There was a very interesting article on Edutopia today (if you don't follow Edutopia you better start) about mistakes students make. The article talks about how a history of mistakes leads to students responding emotionally to "red ink" on assessments. I won't reveal too much about the article, but it is a good read.
This article led me to think about my role as a leader and whether a history of mistakes may lead me to avoid taking risks. Much of what I have read about effective leadership talks about the need to take risks if change is to be implemented. This change is all around us in education, from planning, to assessing, to supporting students, and we are looking at everything we do with a critical eye. To begin implementing this change, risks need to be taken and therefor mistakes are inevitable. I can do one of two things, avoid the risks or tackle them head on knowing there will be challenges. In order to take these risks I need a network of support to help guide me, either with advice or simply listening to me talk about my challenges. I have been very fortunate to be surrounded by supportive people during my career; from my wife to my colleagues to my supervisors, they have always "had my back". When I have made mistakes they have been there to help me look at them as learning experiences.
As I continue to grow as a leader I need to be aware of the emotional response I will have to mistakes I make along the way. I also need to continue to lean on those around me for support so I can take the necessary risks needed to implement change.
For the past six weeks 27 students in my grade 11 & 12 Life Transitions class have been taking part in an independent learning project. The initial seeds for this idea came from a discussion with a principal who talked about a similar initiative at her school, inspiration hour. I introduced the learning project to my students, telling them employers want people who can learn and can do so on their own. At the beginning I was very nervous about a project that turned 100% of the learning over to the students, however as the days passed I began to see some positives emerging. Students had to first come to grips with the idea of learning whatever they wanted, this was all very new to them. What I noticed over the course of this project was the pride the students had in what they were learning about. I had students coming to me in the hallway during breaks telling me what they were working on, what they've learned, what they've created, and what they were planning to do next.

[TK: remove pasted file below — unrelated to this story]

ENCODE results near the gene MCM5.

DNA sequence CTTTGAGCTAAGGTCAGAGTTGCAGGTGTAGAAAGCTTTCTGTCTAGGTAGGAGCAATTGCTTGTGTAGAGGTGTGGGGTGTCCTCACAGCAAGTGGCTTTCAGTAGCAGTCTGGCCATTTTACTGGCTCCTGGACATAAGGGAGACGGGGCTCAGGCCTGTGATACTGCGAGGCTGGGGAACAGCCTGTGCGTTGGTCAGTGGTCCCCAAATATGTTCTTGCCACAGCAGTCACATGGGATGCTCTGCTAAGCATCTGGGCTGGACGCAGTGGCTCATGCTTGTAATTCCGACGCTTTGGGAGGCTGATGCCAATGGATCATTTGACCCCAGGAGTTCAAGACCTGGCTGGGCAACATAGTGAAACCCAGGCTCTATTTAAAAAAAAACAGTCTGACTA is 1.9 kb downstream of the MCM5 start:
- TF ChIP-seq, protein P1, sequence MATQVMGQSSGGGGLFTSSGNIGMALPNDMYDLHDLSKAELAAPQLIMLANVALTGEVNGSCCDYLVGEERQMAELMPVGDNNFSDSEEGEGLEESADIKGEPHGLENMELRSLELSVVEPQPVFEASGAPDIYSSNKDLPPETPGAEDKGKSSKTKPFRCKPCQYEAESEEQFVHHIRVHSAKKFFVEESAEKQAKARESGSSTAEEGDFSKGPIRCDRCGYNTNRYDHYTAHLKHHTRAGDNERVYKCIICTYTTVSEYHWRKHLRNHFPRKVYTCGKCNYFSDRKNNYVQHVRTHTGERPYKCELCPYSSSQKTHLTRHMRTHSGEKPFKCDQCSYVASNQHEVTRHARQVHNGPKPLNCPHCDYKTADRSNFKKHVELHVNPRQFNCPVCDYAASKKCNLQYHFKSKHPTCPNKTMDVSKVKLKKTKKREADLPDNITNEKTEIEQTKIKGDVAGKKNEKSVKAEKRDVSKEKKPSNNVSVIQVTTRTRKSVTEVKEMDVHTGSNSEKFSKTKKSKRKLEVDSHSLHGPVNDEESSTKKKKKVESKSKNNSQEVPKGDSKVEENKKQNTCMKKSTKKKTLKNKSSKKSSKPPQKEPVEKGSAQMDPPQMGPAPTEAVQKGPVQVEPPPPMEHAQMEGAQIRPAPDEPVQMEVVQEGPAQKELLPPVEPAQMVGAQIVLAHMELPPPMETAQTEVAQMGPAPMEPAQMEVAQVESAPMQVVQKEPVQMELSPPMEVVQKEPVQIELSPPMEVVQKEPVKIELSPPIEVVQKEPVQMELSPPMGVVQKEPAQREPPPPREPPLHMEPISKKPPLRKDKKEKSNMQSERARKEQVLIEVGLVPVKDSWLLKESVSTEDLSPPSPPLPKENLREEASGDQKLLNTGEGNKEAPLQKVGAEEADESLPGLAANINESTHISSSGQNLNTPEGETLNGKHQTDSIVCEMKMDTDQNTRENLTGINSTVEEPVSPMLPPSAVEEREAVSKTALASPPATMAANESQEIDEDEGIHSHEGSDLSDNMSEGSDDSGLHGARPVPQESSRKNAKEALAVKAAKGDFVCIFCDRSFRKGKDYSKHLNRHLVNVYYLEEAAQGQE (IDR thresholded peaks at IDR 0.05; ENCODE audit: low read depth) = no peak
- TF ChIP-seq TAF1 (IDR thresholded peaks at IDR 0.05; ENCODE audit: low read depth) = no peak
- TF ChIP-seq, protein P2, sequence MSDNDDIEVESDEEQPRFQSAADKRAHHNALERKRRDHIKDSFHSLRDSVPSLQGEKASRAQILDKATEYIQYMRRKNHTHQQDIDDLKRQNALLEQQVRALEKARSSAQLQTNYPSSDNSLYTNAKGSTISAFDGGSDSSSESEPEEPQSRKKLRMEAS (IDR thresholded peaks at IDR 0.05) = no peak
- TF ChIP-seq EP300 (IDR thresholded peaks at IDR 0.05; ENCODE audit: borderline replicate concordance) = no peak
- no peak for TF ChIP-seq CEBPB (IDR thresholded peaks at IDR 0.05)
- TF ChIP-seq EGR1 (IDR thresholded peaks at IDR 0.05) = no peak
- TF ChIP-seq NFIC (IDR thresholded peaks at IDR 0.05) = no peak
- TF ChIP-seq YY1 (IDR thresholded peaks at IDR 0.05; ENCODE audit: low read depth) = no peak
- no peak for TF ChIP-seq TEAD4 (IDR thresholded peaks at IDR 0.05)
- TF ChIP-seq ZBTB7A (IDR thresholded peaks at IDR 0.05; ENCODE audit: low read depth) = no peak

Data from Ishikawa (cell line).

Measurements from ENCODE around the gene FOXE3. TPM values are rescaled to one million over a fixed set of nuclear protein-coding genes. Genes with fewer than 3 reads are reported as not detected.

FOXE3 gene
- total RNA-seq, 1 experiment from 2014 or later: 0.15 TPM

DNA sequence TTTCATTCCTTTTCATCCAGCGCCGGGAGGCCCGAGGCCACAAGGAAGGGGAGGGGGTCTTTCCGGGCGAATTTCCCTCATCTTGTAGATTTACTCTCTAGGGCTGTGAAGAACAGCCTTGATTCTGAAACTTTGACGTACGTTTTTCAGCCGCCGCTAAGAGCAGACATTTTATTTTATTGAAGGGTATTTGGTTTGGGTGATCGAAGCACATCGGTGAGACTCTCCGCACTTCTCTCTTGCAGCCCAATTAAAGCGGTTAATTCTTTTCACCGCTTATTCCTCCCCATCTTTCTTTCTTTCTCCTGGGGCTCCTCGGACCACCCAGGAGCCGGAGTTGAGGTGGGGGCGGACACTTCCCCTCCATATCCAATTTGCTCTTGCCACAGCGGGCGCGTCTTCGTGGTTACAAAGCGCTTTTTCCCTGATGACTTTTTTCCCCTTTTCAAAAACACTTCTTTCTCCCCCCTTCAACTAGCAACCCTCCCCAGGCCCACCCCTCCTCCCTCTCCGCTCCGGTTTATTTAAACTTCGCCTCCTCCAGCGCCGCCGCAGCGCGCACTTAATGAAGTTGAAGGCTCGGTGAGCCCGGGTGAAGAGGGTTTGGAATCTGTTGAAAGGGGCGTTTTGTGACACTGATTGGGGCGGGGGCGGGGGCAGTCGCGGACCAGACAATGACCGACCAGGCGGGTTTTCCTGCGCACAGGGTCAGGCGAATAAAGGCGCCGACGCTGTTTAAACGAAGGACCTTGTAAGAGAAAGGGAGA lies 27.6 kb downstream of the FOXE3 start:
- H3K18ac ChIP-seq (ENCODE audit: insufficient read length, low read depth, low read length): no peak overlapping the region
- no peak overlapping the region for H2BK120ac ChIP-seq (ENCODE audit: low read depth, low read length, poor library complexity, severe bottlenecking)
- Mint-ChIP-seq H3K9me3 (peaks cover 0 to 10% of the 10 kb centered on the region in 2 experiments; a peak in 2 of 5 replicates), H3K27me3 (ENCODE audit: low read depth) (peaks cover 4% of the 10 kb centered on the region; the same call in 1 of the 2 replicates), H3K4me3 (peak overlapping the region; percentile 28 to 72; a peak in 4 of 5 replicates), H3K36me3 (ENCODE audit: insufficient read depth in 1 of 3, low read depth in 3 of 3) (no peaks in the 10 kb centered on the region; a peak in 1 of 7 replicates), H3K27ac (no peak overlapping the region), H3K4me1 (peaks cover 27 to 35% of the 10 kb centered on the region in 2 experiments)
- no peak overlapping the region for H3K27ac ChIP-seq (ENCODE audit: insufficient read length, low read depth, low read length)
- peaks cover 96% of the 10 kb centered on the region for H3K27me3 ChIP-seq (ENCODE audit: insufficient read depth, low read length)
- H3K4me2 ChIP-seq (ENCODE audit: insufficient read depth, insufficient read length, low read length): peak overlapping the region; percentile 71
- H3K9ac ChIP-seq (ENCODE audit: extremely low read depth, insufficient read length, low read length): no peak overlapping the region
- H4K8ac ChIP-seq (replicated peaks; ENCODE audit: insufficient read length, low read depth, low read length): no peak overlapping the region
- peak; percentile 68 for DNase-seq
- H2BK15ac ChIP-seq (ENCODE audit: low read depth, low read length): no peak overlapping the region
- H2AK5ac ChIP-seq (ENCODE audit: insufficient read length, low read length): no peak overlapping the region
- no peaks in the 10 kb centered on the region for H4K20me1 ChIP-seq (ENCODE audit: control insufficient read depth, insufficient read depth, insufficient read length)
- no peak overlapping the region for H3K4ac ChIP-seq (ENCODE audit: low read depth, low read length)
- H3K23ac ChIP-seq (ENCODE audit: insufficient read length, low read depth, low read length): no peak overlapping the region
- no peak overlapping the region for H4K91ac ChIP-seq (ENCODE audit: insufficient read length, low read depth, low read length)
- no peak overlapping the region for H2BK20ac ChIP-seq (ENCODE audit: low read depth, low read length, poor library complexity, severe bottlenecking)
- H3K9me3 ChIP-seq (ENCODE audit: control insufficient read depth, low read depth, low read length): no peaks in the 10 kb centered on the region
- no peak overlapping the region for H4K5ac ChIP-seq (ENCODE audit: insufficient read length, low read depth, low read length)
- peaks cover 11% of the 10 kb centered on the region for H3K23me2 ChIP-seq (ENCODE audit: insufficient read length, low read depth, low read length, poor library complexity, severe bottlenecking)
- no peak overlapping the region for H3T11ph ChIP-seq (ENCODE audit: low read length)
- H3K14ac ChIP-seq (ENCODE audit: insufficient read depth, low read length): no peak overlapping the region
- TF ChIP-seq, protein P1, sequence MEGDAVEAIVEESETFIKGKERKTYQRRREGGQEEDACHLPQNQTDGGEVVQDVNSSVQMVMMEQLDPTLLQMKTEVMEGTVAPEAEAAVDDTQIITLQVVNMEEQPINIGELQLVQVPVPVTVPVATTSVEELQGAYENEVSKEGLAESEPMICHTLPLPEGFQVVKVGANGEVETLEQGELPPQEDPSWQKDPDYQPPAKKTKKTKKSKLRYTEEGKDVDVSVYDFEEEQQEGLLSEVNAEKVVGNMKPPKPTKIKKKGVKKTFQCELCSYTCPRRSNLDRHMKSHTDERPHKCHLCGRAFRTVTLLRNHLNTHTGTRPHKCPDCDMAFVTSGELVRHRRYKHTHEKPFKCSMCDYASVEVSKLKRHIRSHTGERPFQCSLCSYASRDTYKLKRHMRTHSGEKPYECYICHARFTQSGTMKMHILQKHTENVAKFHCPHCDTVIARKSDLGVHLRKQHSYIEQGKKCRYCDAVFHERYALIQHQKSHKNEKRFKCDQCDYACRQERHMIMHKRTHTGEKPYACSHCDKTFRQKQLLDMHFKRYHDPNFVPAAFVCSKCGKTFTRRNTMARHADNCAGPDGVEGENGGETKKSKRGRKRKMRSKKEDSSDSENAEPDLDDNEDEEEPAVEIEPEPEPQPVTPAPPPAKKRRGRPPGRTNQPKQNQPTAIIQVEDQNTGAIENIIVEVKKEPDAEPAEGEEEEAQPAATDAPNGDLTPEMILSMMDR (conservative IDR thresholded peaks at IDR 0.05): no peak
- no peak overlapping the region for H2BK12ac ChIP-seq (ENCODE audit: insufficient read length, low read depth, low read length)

Recently, Alec Couros, a professor at the U of R, tweeted a link to one of his student's website. I was shocked to see it was the portfolio of this students' learning journey in his class. I saw many parallels between his assignment and mine, I also saw a few things I am going to "borrow" as my students repeat this process in May and June.
So, what did my students work on? Here is a sample of some of the projects that happened in my class:
It is important to note that some students really struggled with this process. Some students had trouble with managing their time while others had a hard time settling on a project. For these students I challenged them to think about why they struggled and reflect on how their learning style was at odds with this process.
Needless to say, I am very excited about repeating this process. #education #learning
The following video examines what it takes for students to be truly successful, grit.
Recently I was with my two oldest children, Bobby (7) and Eva (3) at an art gallery in Saskatoon. This is one of our favorite spots because there is a room for the kids to create and display their own art. While on our last visit I was excited to see this painting of Danceland by David Thauberger. I grew up in Watrous, Saskatchewan and this dance hall was located at Manitou Beach, a short car ride, or a little longer bike ride from town. It was neat to see this picture, not because of the wonderful ability of the artist, but because of the memories that it evoked. I loved going to dances at Danceland for many reasons, the music, the atmosphere, the girls, everything seemed just right. But it wasn't just the building that created the memories, rather it was the people I was surrounded by.
When I think of how this building makes me feel I start to think of other places that also "take me back". The house I grew up in, the town skating rink, the ball diamonds, the old theater, my elementary and high schools, the Witch-path (only residents of Watrous over a certain age will get that reference), all of these places bring up feelings. Fast forward to today and think about our children who are currently laying down their "old memories" right before our eyes. What part will you play in those memories. How will your students remember you in 30, 40, or 50 years?
What are your "take me back" places?